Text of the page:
The Energy Detective Forums
General Category => Developer Support => Topic started by: mohsin_2011 on July 19, 2011, 12:17:33 PM

HI,
as i am simply converting my Power to Kw by dividing it to 1000 how would i get power in Kwh ?so i have to divide power from (1000*3600)?? or how would i get power in Kwh ??
Hopes for your reply...
Regards,
Mohsin

Which numbers are you referring to? Current usage will be in watts, history will be in watt/hours. No conversions should be necessary except watts * 1000 = kw.

Hi rotus,
Thanks for your reply as you told me .. i want to as shown in google power meter history usage (month wise) chart shows for example for 17 july 5.13 Kwh then i am trying to generate this reading in my application so i am using hourly history and then i add all the values of "power " used in 17 july i get 8991 as you tell me that hourly history data would be in watt hour so in order to change it into kwh i divide it by 1000 i get 8.99 Kwh i am not getting 5.13 Kwh???
what do you thing that is there any other factor also like "power factor" so i am not getting the same value?
Hopes for your reply..

....so i am using hourly history and then i add all the values of "power " used in 17 july i get 8991 as you tell me that hourly history data would be in watt hour so in order to change it into kwh i divide it by 1000 i get 8.99 Kwh i am not getting 5.13 Kwh???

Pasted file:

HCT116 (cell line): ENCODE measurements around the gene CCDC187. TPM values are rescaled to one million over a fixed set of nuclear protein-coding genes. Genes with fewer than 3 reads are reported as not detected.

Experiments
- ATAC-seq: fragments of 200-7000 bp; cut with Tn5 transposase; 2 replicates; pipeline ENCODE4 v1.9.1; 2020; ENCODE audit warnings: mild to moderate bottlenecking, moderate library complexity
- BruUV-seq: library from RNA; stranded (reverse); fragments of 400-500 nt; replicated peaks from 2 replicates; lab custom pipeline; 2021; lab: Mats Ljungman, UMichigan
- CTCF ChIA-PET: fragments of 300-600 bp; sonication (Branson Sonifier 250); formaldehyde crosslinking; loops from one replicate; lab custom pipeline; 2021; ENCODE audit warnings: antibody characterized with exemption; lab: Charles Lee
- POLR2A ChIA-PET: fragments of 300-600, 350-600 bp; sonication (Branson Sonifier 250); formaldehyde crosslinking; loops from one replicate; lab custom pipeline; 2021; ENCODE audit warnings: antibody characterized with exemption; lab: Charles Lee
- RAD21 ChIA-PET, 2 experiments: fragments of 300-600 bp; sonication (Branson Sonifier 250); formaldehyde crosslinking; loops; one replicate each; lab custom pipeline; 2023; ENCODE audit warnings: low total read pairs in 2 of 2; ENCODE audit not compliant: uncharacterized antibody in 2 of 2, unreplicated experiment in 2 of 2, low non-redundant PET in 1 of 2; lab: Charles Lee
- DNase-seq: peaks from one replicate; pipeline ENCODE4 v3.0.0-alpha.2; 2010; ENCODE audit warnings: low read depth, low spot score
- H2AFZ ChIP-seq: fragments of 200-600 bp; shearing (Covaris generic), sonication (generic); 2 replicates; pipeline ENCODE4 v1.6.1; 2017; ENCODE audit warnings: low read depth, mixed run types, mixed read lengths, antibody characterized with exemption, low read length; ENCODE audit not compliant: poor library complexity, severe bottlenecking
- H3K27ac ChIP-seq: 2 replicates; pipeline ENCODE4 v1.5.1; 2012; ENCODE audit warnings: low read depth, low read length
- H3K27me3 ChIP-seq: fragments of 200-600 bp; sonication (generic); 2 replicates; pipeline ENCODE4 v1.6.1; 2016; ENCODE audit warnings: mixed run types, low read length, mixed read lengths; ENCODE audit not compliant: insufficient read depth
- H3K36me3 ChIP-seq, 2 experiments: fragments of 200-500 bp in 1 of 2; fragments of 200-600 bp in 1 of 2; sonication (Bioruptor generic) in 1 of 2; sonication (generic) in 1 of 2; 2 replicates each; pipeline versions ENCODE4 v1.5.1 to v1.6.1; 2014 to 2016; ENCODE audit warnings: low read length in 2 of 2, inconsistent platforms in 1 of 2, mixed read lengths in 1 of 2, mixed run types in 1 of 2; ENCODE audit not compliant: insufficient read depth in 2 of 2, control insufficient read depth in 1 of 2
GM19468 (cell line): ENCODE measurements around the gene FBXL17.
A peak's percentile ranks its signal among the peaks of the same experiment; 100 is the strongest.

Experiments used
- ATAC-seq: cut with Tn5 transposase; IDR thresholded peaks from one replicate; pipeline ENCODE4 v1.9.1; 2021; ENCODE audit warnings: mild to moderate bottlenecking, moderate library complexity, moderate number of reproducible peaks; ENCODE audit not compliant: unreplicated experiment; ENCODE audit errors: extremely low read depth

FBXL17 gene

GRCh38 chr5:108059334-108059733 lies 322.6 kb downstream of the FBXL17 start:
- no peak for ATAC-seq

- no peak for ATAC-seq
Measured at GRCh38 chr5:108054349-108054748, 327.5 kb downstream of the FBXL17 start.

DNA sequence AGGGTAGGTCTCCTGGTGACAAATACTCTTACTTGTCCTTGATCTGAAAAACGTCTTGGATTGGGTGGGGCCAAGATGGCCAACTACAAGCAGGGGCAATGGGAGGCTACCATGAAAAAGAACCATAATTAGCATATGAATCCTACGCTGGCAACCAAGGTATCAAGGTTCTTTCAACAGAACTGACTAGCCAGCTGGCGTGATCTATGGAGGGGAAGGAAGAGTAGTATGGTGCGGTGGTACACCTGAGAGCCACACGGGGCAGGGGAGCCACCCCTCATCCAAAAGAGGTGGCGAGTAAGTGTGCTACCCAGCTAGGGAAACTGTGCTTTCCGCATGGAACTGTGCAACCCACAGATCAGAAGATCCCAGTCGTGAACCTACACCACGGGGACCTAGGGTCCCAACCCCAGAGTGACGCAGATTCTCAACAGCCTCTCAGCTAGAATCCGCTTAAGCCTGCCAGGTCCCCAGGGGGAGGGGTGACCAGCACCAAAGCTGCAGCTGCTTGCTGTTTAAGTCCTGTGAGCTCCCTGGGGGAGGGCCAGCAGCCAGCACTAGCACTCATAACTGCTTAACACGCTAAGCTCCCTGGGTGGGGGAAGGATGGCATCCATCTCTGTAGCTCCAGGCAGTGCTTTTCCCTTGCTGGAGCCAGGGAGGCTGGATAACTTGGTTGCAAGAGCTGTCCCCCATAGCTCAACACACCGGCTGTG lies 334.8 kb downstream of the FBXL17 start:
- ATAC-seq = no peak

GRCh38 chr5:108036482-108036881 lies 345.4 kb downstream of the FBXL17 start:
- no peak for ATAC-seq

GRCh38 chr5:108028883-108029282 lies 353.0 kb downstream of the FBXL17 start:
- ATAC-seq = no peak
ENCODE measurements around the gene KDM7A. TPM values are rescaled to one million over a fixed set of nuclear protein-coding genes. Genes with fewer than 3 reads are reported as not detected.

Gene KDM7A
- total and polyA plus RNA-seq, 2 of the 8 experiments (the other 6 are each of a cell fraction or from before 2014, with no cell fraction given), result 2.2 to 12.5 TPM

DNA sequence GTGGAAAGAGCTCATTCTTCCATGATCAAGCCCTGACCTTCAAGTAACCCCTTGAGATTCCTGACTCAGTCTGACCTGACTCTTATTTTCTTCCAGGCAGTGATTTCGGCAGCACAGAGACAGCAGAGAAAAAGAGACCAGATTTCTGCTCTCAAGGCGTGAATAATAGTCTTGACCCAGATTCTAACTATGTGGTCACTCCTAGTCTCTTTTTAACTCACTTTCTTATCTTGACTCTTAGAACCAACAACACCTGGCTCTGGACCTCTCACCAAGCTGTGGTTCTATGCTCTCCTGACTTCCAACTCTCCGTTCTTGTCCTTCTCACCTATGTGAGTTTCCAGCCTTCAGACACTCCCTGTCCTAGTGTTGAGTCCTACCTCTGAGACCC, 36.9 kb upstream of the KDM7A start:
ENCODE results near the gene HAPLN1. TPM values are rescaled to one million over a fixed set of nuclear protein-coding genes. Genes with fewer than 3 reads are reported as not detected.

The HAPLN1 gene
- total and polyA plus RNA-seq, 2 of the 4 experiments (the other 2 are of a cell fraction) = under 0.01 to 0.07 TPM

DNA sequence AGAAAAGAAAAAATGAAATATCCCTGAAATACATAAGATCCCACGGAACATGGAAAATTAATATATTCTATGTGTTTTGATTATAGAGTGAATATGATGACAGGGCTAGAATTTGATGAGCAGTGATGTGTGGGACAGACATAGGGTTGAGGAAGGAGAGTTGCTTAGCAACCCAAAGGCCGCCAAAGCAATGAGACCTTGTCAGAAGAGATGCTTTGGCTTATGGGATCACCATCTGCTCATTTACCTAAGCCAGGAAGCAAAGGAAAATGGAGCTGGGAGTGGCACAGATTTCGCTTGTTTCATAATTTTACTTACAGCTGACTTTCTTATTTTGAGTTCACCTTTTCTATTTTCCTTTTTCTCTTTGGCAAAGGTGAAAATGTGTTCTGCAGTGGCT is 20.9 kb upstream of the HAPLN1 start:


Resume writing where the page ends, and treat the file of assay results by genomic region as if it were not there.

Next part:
what do you thing that is there any other factor also like "power factor" so i am not getting the same value?
You may have found something that I have also noticed. It appears that the hourly totals do not always add up to the daily totals and that when there is a discrepancy the sum of the hourly totals is higher. I think that there is a bug in the computation code for the hourly totals that 'bites' when there is a transient spurious power spike (typically caused by a burst of noise interrupting transmission between the MTUs and the gateway). I had a ceiling fan remote control receiver that consistently did this when the lights controlled by it were turned on, so I was able to study the phenomenon! Such a spike appears to be treated as real in the computation of the hourly totals but not in the computation of the daily totals. If that is the cause, looking at minute by minute data on the graphing screen will show you one or more short spikes to very high values during a day in which you see this sort of discrepancy. In my experience, the daily totals are more reliable.

1108022221 EDT
mohsin_2011:
You need to understand the difference between watts and watthours. Watts is a measure of power, the rate of doing work. Watthours (or KWH) is a measure work or energy. So power is the derivative of the instantaneous energy curve (its slope).
If you know the average power, px, of a load for a small time period, tx, where the power is not changing much during tx, then the energy used over that time period is approximately ex = px * tx. The smaller the tx periods are the closer the approximation is to the actual energy used during tx. Take contiguous samples like this over "whatever time period" you want and add them together. The result is the energy used over the "whatever time period".
The TED systems use an accurate 1 second time base I believe. Every 1 second a new average power value is provided for the past 1 second. If you add all these up for 3600 seconds, 1 hour, and divide the wattseconds by 3600, then the result is watthours for the last 1 hour. If you added the values for 7200 seconds, and divided by 3600, then you would have the watthours used in a 2 hour period.
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